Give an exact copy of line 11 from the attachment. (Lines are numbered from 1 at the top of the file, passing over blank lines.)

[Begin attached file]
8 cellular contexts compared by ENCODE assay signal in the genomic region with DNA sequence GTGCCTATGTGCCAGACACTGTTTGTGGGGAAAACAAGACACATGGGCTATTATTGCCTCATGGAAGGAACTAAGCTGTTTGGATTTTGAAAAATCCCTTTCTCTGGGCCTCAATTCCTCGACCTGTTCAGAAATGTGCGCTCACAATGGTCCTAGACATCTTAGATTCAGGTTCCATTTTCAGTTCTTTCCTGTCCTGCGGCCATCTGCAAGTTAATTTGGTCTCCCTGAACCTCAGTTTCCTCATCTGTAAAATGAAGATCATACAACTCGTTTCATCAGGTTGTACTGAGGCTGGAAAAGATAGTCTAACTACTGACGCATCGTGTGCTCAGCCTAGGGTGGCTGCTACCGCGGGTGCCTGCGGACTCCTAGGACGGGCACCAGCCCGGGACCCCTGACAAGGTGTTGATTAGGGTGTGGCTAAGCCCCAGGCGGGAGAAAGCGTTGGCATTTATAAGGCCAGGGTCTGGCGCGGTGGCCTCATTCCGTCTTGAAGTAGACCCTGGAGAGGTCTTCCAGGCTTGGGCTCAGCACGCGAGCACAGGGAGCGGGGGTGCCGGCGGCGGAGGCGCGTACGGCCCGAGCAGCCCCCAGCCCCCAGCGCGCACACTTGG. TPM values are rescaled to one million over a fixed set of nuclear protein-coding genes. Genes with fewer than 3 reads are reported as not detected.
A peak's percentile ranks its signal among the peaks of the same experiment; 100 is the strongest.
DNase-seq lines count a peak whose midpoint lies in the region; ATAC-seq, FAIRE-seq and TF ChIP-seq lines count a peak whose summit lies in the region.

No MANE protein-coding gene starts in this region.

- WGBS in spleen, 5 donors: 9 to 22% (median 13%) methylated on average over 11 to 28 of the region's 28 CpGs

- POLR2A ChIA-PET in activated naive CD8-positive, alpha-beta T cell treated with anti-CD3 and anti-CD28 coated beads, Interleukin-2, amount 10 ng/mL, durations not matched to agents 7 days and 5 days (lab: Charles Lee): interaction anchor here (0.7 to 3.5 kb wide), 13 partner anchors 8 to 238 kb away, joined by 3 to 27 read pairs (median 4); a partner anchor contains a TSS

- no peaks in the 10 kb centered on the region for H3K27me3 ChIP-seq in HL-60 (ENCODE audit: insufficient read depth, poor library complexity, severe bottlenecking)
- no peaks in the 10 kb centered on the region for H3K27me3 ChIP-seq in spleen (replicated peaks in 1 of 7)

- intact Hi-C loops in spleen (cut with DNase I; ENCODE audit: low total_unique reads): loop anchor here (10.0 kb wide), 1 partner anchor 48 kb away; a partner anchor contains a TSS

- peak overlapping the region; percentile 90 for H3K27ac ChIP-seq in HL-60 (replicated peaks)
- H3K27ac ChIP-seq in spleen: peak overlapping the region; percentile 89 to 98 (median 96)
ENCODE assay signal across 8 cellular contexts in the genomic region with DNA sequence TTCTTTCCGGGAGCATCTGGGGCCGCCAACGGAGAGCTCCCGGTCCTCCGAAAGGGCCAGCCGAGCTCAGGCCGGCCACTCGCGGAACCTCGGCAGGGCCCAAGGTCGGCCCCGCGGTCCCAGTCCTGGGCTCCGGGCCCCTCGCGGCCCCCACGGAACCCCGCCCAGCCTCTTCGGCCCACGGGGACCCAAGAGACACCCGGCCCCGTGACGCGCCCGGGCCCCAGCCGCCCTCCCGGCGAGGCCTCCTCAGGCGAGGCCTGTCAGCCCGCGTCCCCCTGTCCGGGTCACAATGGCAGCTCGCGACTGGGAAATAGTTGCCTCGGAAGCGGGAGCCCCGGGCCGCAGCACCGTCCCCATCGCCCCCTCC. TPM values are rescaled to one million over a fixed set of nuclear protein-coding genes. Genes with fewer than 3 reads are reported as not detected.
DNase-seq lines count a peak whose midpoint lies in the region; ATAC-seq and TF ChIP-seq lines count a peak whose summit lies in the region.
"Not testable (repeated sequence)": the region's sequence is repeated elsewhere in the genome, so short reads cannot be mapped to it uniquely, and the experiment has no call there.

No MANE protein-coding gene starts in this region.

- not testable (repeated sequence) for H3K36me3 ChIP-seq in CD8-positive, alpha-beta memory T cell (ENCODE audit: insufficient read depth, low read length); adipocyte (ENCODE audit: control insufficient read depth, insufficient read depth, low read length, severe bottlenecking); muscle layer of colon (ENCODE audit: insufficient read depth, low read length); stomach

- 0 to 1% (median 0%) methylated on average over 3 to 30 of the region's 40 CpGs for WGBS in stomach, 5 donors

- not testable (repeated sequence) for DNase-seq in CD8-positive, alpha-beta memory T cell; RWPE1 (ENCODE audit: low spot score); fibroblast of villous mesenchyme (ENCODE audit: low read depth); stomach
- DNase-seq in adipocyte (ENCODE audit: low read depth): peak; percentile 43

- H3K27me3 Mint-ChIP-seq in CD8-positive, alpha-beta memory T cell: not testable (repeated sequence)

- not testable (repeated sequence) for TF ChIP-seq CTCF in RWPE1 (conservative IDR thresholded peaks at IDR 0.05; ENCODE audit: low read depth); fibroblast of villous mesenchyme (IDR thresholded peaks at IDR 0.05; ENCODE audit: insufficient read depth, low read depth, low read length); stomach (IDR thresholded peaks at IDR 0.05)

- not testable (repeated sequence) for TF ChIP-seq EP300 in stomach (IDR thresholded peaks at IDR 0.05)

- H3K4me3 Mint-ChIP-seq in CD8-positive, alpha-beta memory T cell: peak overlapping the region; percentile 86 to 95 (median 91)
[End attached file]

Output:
- H3K27ac ChIP-seq in spleen: peak overlapping the region; percentile 89 to 98 (median 96)